Adrenal Medulla

by Geoffrey Meyer, PhD

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    00:00 Let’s now look at the medulla. Here, the preparation has used a certain type of stain. And the medulla appears or the cells in the medulla appear to be stained with this brownie pigment. They’re called chromaffin cells because they react with the chromic component of the stain or the dye used. And these chromaffin cells make out the bulk of the histological component or tissue within the adrenal medulla.

    00:35 These chromaffin cells are actually postsynaptic neurons that have lost the plot. They’ve gone in a different direction. That’s why I’ve put a question mark up against their name in the heading on this slide. The adrenal medulla was sort of destined to be an autonomic ganglion, a parasympathetic autonomic ganglion. Parasympathetic autonomic ganglia are located either within the organ or very next to the organ. And they contain preganglionic fibres coming from this central nervous system that then synapse with postganglionic fibres in the ganglion themselves and then they travel very short distances to the target organs and cells that they are destined to control or influence. What happened during the development of the adrenal medulla is that these cells, these chromaffin cells decided to become neurosecretory.

    01:38 They didn’t develop external processes and become true postganglionic neurons, true postganglionic sympathetic neurons. And I've mentioned earlier the influence of the blood supply drain the cortex on cells in the medulla. Well, one idea is that the glucocorticoids that are secreted by the adrenal cortex by the zona fasciculata, they percolate down through the capillary networks in the adrenal cortex into medullary region, and they influence these chromaffin cells. They are thought to maintain these chromaffin cells as being neurosecretory and inhibit them going through that final differentiation of developing an axon and becoming a postganglionic neuron. If you look in the section, you can see often axons, these tiny pink round circles you may make out in the lower left-hand side of this particular slide. These axons are preganglionic fibers coming in and influencing the secretion of the chromaffin cells or the postganglionic cells that become neurosecretory. And again on the diagram, the diagram points out labels these chromaffin cells and indicates the sort of secretory products that they give. They secrete adrenaline and noradrenaline.

    03:21 If you look very, very carefully in the adrenal gland, in the adrenal medulla, and here’s another stained section, there’s a differently stained component or section of the adrenal medulla.

    03:35 If you look very, very carefully, you sometimes see ganglion cells. These are cells that didn’t turn into neurosecretory cells. They are postganglionic cells and they then project their axons to the cortex, then they can influence the cortex, the secretions of cells in the cortex.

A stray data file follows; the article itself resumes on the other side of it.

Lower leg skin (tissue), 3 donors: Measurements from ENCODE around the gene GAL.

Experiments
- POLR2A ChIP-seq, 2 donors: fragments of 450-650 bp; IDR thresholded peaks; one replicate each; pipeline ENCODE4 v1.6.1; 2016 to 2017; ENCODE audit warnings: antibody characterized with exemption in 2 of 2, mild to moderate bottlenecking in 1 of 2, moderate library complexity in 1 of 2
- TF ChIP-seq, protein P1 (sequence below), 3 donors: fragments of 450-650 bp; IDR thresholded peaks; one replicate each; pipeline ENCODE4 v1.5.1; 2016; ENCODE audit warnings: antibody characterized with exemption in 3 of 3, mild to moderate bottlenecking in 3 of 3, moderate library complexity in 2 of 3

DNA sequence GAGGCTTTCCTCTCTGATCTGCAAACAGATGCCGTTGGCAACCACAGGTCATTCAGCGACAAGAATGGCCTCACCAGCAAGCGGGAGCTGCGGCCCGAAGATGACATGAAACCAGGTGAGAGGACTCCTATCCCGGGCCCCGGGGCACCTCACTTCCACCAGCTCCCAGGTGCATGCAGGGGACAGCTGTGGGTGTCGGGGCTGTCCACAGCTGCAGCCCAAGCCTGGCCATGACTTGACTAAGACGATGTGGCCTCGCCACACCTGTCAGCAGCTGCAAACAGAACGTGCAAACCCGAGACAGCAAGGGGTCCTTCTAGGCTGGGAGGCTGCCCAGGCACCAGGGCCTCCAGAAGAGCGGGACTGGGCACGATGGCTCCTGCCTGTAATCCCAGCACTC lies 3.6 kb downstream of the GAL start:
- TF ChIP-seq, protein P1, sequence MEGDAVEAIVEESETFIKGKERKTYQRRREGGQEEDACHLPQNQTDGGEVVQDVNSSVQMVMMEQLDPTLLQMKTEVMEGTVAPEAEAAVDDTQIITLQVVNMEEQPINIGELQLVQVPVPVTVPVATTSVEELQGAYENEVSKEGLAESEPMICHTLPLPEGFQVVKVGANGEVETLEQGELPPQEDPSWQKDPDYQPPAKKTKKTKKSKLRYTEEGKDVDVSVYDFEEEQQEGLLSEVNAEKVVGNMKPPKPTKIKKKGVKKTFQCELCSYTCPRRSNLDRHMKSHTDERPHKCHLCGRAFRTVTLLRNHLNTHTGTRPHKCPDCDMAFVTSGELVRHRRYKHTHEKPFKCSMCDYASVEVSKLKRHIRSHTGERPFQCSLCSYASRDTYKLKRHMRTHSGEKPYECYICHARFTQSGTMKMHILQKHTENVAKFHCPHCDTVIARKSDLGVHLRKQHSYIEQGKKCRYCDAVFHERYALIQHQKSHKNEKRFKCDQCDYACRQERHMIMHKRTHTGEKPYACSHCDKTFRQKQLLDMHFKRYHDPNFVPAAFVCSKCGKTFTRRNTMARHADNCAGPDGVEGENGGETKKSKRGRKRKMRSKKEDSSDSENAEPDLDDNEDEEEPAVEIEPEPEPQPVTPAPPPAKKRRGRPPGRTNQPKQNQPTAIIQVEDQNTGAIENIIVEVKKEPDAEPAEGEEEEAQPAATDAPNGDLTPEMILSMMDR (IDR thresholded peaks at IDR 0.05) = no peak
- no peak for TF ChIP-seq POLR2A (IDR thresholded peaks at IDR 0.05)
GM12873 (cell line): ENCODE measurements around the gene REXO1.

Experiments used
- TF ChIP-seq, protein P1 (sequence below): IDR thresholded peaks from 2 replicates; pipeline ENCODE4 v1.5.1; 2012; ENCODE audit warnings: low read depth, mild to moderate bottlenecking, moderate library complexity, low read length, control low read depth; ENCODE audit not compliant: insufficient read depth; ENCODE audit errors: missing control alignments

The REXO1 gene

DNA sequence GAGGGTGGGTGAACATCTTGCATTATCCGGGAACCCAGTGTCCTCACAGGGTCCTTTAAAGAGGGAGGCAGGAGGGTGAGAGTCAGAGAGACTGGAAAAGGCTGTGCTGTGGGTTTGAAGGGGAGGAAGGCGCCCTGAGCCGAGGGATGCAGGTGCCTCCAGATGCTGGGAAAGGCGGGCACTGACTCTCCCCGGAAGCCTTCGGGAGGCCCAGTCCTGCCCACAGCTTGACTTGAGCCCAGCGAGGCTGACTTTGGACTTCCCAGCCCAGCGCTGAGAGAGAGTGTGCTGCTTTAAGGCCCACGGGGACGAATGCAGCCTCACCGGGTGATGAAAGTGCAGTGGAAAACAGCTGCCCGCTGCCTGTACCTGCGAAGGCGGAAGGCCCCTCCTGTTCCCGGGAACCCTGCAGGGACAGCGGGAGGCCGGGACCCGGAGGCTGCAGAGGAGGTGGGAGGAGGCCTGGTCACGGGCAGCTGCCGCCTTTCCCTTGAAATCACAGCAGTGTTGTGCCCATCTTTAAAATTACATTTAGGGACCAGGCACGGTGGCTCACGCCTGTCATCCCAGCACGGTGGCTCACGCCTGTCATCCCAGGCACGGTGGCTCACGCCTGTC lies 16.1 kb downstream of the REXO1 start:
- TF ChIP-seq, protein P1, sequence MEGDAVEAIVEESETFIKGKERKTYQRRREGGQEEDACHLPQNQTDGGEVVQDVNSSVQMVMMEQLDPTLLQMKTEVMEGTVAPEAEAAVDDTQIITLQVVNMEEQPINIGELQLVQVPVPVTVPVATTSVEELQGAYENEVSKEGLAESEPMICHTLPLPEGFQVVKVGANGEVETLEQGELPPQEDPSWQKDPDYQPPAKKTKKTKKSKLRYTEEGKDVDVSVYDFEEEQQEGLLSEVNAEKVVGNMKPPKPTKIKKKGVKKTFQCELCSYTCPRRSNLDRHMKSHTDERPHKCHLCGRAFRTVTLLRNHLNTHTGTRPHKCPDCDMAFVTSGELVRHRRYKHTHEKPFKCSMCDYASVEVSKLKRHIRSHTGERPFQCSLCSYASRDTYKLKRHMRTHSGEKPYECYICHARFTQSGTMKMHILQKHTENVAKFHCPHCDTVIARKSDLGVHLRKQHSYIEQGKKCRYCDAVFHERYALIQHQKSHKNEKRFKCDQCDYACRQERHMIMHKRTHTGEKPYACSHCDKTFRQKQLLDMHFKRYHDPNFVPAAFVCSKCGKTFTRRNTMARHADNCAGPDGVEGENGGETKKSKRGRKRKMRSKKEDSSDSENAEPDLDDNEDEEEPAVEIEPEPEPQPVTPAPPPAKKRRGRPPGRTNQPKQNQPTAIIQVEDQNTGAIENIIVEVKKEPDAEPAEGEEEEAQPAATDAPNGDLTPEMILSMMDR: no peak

04:01 Now, one thing I just want to mention before we move on is that, have a look on the diagram and have a look down the very bottom and you’ll see an image of the adrenomedullary vein.

    04:14 This carries all the blood from both the cortex, remember, and the medulla. This is a very special type of vein. That’s an atypical blood vessel. It’s atypical because sometimes, the tunica media is actually absent, and the chromaffin cells can sit up right against the wall of the tunica intima, the internal lining of the vein, and they can secrete their components, adrenaline and noradrenaline, directly into the lumen of the blood vessel, to hasten the rate at which we can transfer adrenaline and noradrenaline throughout the body. The other very important structural change or difference in this particular vessel is that the smooth muscle of the media is lined in a longitudinal direction and that allows the vein to actually contract, to shorten, and therefore, that acts as sort of a sponge and squeezes the products along the vein a lot quicker and add into the blood stream.

    05:27 So it’s a specialized vessel, having a specialized function.

    About the Lecture

    The lecture Adrenal Medulla by Geoffrey Meyer, PhD is from the course Endocrine Histology.

    Included Quiz Questions

    1. Chromaffin cells
    2. Chief cells
    3. Oxyphil cells
    4. Parafollicular cells
    5. Cells in the reticularis zone
    1. Epinephrine
    2. Aldosterone
    3. Steroids
    4. Cortisol
    5. Dehydroepiandrosterone
    1. Postganglionic sympathetic neurons that function as neuroendocrine cells
    2. Atrophic, pre-malignant cells
    3. Preganglionic parasympathetic neurons
    4. Postganglionic parasympathetic neurons
    5. Preganglionic sympathetic neurons

    Author of lecture Adrenal Medulla

     Geoffrey Meyer, PhD

    Geoffrey Meyer, PhD

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